Unlike David Millar's recent Racing Through the Dark tell-all reformed bike doper book, Hamilton clearly understands that most readers are not terribly interested in his full life story so he keeps the description of his life before racing short. The section about when he was part of the Postal Service team himself has the best descriptions of the culture of Lance's team and how the doping program (which is what it was) worked. After that, the description of his riding with CSC is interesting because Bjarne Riis, the team director, was (and is) an unusual individual and because Hamilton did well with CSC, although injuries kept him from doing much better.

Hamilton does a good job of making it clear how EPO and the "blood bags" (transfusing one's own blood during a race, drawn earlier) represented a huge improvement over previous doping, such as taking amphetamines, and how it making literally impossible to succeed in a world in which some races did take EPO and others didn't.

After describing being busted (the first time), the book becomes less interesting - particularly after he manages to win the U.S. National Road Championship in 2008 but then get busted again. His dog dies, his wife divorces him, he's a busted doper cyclist - life is not so good. But then he gets a new dog, new wife, and a new job and he tries to convince you, the reader, that life is now good (if not better). This last part is the hardest to get through and not particularly convincing or compelling.

There are a several things to read available on the Internet about Lance and doping and cycling racing that are more focused (and available free). The "reasoned decision" of the U.S. Anti-Doping Agency (USADA) is a book length PDF that describes year by year Lance's doping and the Postal Service (later Discovery) doping program (if you will). It is all about Lance and doping. If that is really what is of interest, it is more useful to read it than a book that in the end is more about Tyler Hamilton. A drawback of the USADA report is that it has no literary style, so to speak - it reads a like a government report (which is what it is).

Another interesting read is the transcript of seven hours of interviews with Floyd Landis by Paul Kimmage, The Gospel according to Floyd from November 2010.

One sees a number of patterns reading all this stuff. One is that part of Armstrong's success (at doping, and otherwise) was that he hired the best people to support him, including the medical people for the doping. Hamilton suggests that one of his own problems was that his doping doctor simply wasn't very good organizationally so he probably was been transfused with someone else's blood rather than his own because his medical "team" screwed up. Also, both Landis and Hamilton were quick to defend themselves against doping charges because in both cases they were absolutely sure that the charges were wrong. Landis knew he had done EPO and blood bags but not testosterone, and Hamilton was convinced he had only received his own blood back, not someone else's. The charges were wrong - that this didn't mean they were innocent otherwise seemed difficult for them to integrate into their thinking until quite some time passed. Finally, both felt that ultimately that they were ruined because unlike Armstrong they didn't have the connections and power to make the doping charges "go away" in the way Armstrong had in the past (according to them).

Some of Hamilton's anecdotes are pretty amusing - sort of. For example (and I suppose this is a spoiler) he suggests that for his second tier riders, other than his "A team," Armstrong was cheap - while he had the latest and best that Trek had to offer, most of his team didn't. One Postal rider, for example, "accidentally" backed his car over his crummy old Trek he was given in order to get something better. It's apparently not enough to work on Armstrong on the big moral issues, he wants him to look small in as many ways as he can. Hmm.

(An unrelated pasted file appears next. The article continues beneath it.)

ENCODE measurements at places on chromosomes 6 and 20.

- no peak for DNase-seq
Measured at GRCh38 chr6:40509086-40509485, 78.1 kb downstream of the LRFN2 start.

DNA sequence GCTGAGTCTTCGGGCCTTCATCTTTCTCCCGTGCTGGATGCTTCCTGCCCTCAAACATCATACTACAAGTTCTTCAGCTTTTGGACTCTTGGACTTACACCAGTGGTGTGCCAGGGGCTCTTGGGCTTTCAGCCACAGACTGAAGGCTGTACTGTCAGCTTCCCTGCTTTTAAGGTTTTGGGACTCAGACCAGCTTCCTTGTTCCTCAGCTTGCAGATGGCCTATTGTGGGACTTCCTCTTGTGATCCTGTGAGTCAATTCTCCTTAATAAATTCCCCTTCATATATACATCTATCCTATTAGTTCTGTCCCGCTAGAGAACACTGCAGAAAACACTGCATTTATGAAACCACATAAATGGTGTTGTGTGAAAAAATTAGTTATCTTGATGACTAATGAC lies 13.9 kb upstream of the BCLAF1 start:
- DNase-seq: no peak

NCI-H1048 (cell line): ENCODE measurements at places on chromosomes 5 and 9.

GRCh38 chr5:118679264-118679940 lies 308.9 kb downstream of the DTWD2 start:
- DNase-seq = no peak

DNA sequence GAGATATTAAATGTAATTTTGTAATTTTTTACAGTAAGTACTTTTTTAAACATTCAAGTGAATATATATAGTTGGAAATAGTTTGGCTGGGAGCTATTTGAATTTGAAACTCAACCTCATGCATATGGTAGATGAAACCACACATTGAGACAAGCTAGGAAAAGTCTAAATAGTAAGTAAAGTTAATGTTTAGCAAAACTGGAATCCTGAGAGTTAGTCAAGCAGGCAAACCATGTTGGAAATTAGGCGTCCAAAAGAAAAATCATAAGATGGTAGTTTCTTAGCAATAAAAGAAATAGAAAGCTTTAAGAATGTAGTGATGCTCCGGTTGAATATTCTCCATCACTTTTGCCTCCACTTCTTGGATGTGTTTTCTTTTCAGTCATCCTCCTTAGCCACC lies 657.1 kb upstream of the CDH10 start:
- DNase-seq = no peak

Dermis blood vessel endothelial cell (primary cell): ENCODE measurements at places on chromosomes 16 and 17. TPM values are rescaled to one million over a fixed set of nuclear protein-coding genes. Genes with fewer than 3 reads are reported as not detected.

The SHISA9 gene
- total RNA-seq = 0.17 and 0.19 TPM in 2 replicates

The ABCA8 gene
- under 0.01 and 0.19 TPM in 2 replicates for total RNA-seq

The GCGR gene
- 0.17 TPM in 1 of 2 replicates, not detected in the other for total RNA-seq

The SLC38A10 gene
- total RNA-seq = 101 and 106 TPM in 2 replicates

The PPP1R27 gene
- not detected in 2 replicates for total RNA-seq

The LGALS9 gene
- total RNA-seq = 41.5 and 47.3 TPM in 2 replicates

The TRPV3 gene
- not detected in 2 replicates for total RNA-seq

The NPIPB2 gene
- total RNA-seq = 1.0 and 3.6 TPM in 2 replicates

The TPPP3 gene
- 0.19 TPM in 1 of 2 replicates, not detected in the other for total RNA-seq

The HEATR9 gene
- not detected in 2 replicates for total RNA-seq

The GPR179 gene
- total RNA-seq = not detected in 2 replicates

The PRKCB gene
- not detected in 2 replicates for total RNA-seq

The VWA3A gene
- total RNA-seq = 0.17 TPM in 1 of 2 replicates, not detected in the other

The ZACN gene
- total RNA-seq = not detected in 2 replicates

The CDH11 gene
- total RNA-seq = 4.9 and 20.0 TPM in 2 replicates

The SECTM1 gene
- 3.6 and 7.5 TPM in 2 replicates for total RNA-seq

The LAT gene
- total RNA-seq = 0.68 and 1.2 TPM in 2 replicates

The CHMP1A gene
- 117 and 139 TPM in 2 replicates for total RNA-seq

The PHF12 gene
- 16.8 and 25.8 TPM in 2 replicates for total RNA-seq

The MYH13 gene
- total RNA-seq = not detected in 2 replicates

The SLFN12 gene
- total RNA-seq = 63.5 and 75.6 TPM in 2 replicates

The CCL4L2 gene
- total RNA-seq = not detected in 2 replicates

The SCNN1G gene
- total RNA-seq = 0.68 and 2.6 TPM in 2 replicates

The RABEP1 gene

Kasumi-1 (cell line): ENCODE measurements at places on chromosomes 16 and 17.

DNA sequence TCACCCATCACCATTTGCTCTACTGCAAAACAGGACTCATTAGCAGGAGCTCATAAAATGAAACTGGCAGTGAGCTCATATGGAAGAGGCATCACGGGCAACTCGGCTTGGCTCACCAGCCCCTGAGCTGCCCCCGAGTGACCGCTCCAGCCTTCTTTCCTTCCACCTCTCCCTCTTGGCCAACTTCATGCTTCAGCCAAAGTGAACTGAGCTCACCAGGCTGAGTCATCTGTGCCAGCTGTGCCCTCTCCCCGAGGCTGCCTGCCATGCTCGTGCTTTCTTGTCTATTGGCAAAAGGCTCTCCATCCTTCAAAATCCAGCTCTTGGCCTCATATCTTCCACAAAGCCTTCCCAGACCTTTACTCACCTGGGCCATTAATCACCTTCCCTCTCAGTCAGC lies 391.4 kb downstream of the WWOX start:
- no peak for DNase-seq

Certain details described give this book a sense of veracity that is absent in say Millar's book. (Not that Millar's isn't true, he just didn't include such things.)

* When new doping technology with good results would appear, it would be obvious because one rider or sometimes a team would suddenly perform otherwise superhuman feats, with little shame even though it was understood that this would be received as a new doping advance and not as some kind of training accomplishment. He mentions Bjarn Riis specifically, moving back and forth in the peleton as if riding a motorcycle on one occasion.

* Doping works best with coaching - with Postal, Hamilton didn't take full advantage of receiving a blood bag (his own blood drawn earlier and then transfused back in to increase his blood's oxygen carrying ability) because no one explained that the next day or so his body would not "read" this correctly and he would feel bloated and less powerful but that he could ride through that feeling - Bjarn Riis of CSC provided that valuable coaching advice.

* The "technology" of doping was constantly advancing, which gave an advantage to people like Lance who were at the cutting edge of such things. The first use of blood bags involved using only fresh ones, which had to be done within four weeks, but not long after it was possible to have one's blood acceptably frozen and then reuse that, simplifying the race calendar choices since there is a problem with giving your blood to use it later - if you just had a pint of blood drawn, your race results (if you are forced by your team to ride) in that situation are terrible.

And more. Those tidbits are interesting. And go along with Landis and the USADA report have to say.

When I reread my review of Millar's book, I remembered that one of the big negatives was his offering at least a half a dozen explicit answers to the question, "why I decided to dope." By contrast (unless I missed it), Hamilton doesn't do that even once. I believe his thought was more that you read his book and you decide.

Until Lance comes out with his version of all this, checking this out from a library for a quick read doesn't seem like a bad idea.